In its earliest years, the show’s themes and guests often leaned towards a tabloid feel. Oprah, and the show, would evolve and grow through the years. In the 1990’s, Oprah told her production team that every story they pitched had to have a clear intention – a thread which Oprah herself could connect with and believe in. Oprah began to focus on encouraging her audience to embrace their own ‘secular’ spirit, elevate their happiness, and pursue self-improvement. The show’s mission statement changed to reflect this new approach, becoming: “to use television to transform people’s lives, to make viewers see themselves differently and to bring happiness and a sense of fulfillment into every home.”
That intentional move to purpose and positivity resonated with the public and The Oprah Winfrey Show grew even more popular. Oprah’s Book Club was created and soon, featured book after featured book became an instant best seller. Oprah’s influence grew exponentially. The Oprah Winfrey Show ran for twenty-five years, becoming the highest rated daytime show of all time.
Today, Oprah is estimated by Forbes to be worth $2.9 billion. She has created a television network – OWN (Oprah Winfrey Network), and a magazine – ‘O’. Importantly, Oprah is a philanthropic force. She has supported education, and empowerment of women, children, and families on a global basis through her private charity, The Oprah Winfrey Foundation.
It would literally take an entire book to fully delve into Oprah’s life – her challenges, accomplishments, insights, wisdom, beliefs, and encouragement. Since that’s not my purpose, I suggest two books written by Oprah which may more completely shed light on her story – What I Know For Sure and The Wisdom of Sundays.
For my purpose, I’ll identify some of Oprah’s traits and talents which we can incorporate into our lives to better our chances for success and happiness:
Embrace your passion, discover your purpose – Regular readers know that passion, purpose, and persistence are at the very core of my definition of a ‘fearless brand’. Oprah is a truly a fearless brand – which, of course, is why she’s featured here. ?
Oprah puts it this way…
“I’ve come to believe that each of us has a personal calling that’s as unique as a fingerprint – and that the best way to succeed is to discover what you love and then find a way to offer it to others in the form of service, working hard, and also allowing the energy of the universe to lead you.”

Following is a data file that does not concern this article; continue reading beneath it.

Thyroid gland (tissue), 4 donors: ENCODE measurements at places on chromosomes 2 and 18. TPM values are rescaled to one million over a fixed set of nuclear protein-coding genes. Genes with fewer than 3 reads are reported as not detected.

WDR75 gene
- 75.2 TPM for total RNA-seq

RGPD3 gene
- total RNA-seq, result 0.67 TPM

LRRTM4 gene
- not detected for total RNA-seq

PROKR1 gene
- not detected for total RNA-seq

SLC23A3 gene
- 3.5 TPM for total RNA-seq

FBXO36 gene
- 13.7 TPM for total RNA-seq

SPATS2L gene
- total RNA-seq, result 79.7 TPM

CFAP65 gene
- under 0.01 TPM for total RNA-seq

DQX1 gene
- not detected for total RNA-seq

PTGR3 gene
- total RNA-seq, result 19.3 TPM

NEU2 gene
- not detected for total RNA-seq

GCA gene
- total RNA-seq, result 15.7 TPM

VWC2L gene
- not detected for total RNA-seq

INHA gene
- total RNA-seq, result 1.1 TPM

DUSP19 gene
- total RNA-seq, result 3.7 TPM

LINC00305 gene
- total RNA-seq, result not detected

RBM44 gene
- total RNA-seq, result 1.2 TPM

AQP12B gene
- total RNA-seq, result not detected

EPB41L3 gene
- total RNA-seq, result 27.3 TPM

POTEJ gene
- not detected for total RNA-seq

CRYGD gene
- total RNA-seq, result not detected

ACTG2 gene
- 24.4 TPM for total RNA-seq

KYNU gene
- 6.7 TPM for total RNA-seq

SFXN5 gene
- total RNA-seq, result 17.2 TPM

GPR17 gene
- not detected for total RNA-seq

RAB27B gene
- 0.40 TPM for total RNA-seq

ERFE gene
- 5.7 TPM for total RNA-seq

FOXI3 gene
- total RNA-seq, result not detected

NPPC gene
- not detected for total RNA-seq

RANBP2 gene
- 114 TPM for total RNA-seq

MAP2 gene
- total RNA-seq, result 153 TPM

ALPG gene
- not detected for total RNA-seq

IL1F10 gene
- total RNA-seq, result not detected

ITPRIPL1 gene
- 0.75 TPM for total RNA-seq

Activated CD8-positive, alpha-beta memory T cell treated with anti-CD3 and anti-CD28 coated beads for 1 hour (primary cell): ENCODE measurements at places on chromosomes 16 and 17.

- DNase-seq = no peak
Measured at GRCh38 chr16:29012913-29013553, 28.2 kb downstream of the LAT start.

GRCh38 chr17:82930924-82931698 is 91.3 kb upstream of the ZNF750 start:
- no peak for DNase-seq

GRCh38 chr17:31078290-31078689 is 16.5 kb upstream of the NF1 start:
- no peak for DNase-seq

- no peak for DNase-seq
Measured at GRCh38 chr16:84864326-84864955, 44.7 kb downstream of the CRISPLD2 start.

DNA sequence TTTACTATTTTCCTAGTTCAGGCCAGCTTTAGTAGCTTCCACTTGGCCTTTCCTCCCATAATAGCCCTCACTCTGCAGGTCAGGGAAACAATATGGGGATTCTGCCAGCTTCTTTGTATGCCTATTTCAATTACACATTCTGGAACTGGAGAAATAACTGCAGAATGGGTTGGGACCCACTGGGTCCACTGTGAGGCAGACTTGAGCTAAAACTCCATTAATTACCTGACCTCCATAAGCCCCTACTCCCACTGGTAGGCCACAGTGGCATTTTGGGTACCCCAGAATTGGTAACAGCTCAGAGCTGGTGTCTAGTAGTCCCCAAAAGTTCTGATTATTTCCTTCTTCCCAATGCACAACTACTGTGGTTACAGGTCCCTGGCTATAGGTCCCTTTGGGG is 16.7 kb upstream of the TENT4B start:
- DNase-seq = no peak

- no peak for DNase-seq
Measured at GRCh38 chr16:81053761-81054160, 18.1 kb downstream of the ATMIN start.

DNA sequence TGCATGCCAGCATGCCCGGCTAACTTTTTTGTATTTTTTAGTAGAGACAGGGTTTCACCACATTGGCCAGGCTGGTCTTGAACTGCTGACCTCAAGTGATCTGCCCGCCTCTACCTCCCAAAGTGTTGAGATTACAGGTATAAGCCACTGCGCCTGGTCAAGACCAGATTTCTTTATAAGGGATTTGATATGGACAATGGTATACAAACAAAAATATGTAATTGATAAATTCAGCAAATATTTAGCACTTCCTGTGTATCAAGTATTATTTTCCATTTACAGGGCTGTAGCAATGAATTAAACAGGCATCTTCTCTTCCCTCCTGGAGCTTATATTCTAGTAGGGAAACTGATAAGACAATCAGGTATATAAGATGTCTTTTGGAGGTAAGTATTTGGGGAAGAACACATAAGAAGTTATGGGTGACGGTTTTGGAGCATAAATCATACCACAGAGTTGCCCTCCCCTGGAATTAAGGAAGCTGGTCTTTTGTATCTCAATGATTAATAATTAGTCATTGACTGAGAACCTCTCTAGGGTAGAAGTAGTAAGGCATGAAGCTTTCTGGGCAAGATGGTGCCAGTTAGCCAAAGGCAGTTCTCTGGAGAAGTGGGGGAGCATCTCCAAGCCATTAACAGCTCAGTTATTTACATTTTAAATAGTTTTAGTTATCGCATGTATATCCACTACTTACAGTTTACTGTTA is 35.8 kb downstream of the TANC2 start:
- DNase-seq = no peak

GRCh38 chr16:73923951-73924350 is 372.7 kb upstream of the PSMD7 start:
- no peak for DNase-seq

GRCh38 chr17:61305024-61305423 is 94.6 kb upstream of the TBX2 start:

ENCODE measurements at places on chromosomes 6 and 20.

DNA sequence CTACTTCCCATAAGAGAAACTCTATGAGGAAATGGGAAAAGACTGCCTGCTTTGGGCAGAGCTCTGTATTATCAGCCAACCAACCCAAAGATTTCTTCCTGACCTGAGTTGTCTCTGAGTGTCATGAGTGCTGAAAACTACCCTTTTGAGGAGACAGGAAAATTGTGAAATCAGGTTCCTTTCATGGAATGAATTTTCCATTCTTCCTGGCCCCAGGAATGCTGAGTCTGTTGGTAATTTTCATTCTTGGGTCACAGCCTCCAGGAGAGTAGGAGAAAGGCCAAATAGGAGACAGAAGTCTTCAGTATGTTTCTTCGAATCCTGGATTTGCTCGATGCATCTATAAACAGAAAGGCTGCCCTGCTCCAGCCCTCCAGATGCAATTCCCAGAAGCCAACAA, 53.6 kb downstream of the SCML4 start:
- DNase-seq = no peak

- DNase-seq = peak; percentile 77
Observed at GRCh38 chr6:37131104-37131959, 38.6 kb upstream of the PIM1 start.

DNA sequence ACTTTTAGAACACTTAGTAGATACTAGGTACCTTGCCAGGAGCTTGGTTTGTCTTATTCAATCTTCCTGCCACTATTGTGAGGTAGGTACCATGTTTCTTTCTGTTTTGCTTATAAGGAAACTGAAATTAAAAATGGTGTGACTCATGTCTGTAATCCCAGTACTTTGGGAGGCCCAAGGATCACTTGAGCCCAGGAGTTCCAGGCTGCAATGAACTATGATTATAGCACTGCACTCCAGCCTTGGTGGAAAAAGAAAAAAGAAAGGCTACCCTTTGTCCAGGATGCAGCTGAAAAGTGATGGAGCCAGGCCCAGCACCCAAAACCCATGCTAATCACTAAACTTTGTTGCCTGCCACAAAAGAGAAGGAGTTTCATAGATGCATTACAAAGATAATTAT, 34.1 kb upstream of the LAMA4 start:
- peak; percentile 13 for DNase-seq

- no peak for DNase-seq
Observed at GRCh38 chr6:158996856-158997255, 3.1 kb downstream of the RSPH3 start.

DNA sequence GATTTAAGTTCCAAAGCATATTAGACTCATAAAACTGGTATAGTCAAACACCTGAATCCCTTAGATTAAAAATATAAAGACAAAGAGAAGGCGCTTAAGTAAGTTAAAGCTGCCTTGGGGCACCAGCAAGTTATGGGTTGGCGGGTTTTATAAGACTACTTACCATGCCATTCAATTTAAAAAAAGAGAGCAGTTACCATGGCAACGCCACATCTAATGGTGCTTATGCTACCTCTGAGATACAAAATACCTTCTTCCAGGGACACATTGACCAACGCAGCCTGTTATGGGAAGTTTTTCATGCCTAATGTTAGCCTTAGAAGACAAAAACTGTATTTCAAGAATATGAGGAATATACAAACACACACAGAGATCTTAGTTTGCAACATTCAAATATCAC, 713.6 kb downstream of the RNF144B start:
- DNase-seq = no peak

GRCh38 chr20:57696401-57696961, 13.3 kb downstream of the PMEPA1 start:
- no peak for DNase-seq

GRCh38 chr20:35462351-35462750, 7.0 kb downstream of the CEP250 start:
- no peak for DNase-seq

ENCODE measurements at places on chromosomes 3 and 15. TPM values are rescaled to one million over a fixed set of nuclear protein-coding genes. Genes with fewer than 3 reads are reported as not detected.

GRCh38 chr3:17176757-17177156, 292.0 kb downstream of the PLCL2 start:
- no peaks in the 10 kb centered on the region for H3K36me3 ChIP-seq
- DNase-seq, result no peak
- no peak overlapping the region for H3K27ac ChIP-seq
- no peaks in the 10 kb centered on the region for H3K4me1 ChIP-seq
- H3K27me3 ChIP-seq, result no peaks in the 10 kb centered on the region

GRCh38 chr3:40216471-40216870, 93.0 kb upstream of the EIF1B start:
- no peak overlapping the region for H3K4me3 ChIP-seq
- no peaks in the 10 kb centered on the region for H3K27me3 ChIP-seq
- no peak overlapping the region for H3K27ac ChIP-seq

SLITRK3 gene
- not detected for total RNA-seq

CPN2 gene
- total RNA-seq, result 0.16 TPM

Be Intentional – Oprah has been intentional for most of her life. When she speaks of intention, she means having a clear and positive purpose – one that is in sync with one’s principles and character. In other words, be authentic in everything, every action. Being authentic pays tremendous dividends – yes, including financially.
Oprah puts it this way…
“I had no idea that being your authentic self could make me as rich as I’ve become. If I had, I’d have done it a lot earlier.”
Don’t let your past define your future – Oprah certainly has had more than her share of hardships and challenges in her past. She is a brilliant example of what one can achieve if they keep looking forward, letting go of their past. If it’s in the past – leave it there. Learn the lesson. Let go. Move forward. Define your own future.
Oprah puts it this way…
“Turn your wounds into wisdom.”
Choose love over fear – Oprah and her production team operated on the belief that there are only two emotions – love and fear. They had total commitment to living in love – without fear. Seems to have worked pretty well I’d say.
Oprah puts it this way…
“The thing you fear most has no power. Your fear of it is what has the power. Facing the truth really will set you free.”
Let’s face it – very few of us will come close to achieving the fame, success, wealth, respect, and admiration that Oprah has. I know that I won’t. You don’t have to watch her show, her network, read her magazine, or even agree with her views to learn from her. However, each of us can move closer to the success and happiness that we strive to achieve by integrating Oprah’s success ‘secrets’ into our lives and actions.